Excerpted from The Smart Divorce: A Practical Guide to the 200 Things You Must Know
1. Do figure out whom you can trust before you go talking to friends and soon-to-be former relatives. You may be surprised to see who will testify against you later.
You are guaranteed to learn who your friends are when you go through a divorce. You may find out at the start, or you may learn along the way. The problem is that sometimes you don't find out until you're deep into the process, and by then you may have confided in exactly the wrong person. As certain as you are that this will never happen to you, the odds are that it will happen in one out of two cases.
2. Do take notes when you have meetings with your lawyer and jot down questions and ideas as they come to you.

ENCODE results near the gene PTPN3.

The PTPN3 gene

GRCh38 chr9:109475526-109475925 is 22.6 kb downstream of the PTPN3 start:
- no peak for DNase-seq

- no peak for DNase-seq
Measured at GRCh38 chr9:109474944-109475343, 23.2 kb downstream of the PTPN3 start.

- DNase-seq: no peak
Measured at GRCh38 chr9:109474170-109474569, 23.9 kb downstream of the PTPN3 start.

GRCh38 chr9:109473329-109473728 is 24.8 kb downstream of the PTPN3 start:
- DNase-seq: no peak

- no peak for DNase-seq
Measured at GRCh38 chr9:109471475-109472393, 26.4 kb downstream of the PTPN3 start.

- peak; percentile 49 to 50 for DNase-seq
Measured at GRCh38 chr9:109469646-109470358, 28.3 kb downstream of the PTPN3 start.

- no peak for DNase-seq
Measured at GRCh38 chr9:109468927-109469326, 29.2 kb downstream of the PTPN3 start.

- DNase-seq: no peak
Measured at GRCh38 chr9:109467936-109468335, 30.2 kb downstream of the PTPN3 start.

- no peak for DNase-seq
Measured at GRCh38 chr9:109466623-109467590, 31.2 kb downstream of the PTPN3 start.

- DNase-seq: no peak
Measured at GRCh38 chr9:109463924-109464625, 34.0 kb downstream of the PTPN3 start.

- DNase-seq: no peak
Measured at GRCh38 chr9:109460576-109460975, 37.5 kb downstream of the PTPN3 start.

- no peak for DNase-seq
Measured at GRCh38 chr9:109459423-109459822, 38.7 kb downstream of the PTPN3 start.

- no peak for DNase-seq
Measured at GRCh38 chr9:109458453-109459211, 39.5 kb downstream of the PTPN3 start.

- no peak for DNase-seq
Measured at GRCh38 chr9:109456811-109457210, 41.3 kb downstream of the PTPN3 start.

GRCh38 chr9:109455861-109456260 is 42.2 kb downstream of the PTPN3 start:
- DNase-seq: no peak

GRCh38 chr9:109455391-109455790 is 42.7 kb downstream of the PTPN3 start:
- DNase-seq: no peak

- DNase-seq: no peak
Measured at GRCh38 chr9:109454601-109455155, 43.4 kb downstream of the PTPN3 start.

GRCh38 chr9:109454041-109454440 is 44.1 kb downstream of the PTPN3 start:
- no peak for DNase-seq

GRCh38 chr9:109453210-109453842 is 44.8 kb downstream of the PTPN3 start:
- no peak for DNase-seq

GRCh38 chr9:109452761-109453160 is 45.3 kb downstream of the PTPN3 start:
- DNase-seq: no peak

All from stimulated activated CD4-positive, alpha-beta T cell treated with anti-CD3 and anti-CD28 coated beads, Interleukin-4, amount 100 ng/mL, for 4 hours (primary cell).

You think you'll remember, but you won't. "What did my lawyer say?" you'll ask yourself. "Did my lawyer say I should or shouldn't tell my spouse? I just can't remember." Don't rely on your memory. Write it down. Divorce increases stress, and stress affects your ability to remember. Take notes. It's easier and less expensive to take notes than to call your lawyer and ask the same question again. Take the practical, economical approach and write down your questions and ideas as you think of them. The more organized you are when you walk into your lawyer's office, the less time you will spend there and the less time you will be billed for. If you think you can remember every question and idea you have, you're wrong. This is a time when you have a lot on your mind. Jot down notes so you don't forget.